R2 Solo touring exhibition Border Country (17 prints and five fragmentary soundtracks):

• Belfast Exposed Photography, Belfast, Northern Ireland, 16 November 2007-11 January 2008;

• The Winchester Gallery, 6-29 February 2008;

• The University of the Arts London, Well Gallery, 6-24 October 2008;

Border Country was selected as one of the ten best works nominated for the European Central Bank Photography Award, `Europe' 2008, and was exhibited that same year in the finalists' group show at Fotokina, Cologne, and at the European Central Bank headquarters in Frankfurt;

• BCA Gallery, Bedford 16 December 2009-27 February 2010;

• Gallery 44, Centre for Contemporary Photography, Toronto, Canada, 14 September-16 October 2010.

R3 Friend, M. (2010) `Representing immigration detainees: the juxtaposition of image and sound in Border Country', Forum: Qualitative Social Research, 11(2). Online at:

Details of the impact

Friend's work has been used to inform and enhance the training of lawyers and visitors working with detainees, and has contributed to activist campaigns and to building public understanding of the lives and situations of immigration detainees. This was through the impact of the Border Country exhibition itself, as well as via extensive press and curatorial coverage of the exhibition [see Section 5, C1].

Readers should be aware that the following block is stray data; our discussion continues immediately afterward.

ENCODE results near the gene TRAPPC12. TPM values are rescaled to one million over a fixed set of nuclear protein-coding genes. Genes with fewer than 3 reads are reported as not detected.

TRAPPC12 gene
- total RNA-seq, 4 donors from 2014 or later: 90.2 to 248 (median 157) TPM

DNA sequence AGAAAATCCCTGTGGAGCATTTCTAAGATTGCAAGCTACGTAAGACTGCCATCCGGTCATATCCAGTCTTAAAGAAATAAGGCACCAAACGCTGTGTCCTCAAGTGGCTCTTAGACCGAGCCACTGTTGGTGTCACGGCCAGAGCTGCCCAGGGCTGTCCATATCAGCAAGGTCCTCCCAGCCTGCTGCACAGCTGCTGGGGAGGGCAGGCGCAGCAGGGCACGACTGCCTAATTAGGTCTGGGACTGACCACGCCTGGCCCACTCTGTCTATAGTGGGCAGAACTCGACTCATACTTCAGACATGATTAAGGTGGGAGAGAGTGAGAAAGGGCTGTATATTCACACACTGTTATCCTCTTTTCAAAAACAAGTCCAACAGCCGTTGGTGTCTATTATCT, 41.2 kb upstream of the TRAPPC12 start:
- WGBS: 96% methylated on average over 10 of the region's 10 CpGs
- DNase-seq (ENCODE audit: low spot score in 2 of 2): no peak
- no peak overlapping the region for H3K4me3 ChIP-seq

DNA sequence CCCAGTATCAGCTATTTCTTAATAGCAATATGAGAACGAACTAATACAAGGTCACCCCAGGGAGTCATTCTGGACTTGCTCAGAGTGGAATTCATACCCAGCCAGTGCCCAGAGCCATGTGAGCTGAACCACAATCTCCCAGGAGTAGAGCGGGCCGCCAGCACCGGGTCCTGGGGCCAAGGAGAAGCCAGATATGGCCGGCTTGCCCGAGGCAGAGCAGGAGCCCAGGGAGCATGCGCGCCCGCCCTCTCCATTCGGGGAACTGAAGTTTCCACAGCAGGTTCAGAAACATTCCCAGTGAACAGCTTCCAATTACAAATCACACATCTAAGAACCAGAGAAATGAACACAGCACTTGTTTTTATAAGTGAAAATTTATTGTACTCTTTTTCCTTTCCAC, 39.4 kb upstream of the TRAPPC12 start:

Requests for the re-use of Border Country material were received from filmmakers, campaigners and visitor groups working to help asylum-seekers. Despite some restrictions imposed by the Home Office, activist organisations (including Dover Detainee Visitor Group, Bail for Immigration Detainees and the Testimony Project) were able to use images from Border Country in their publications and on their websites, and audio material from the project at conferences and workshops [C2]. The Gatwick Detainee Visitors Group used the project's images at its Annual General Meeting (2009), in training for prospective new Visitors [C3]. Both Dover Detainee Visitor Group and London Detainee Visitors Group raised funds through selling copies of the Border Country book, the latter at the launch of the research report Detained Lives at Amnesty Human Rights Action Centre, 29 January 2009 [C4].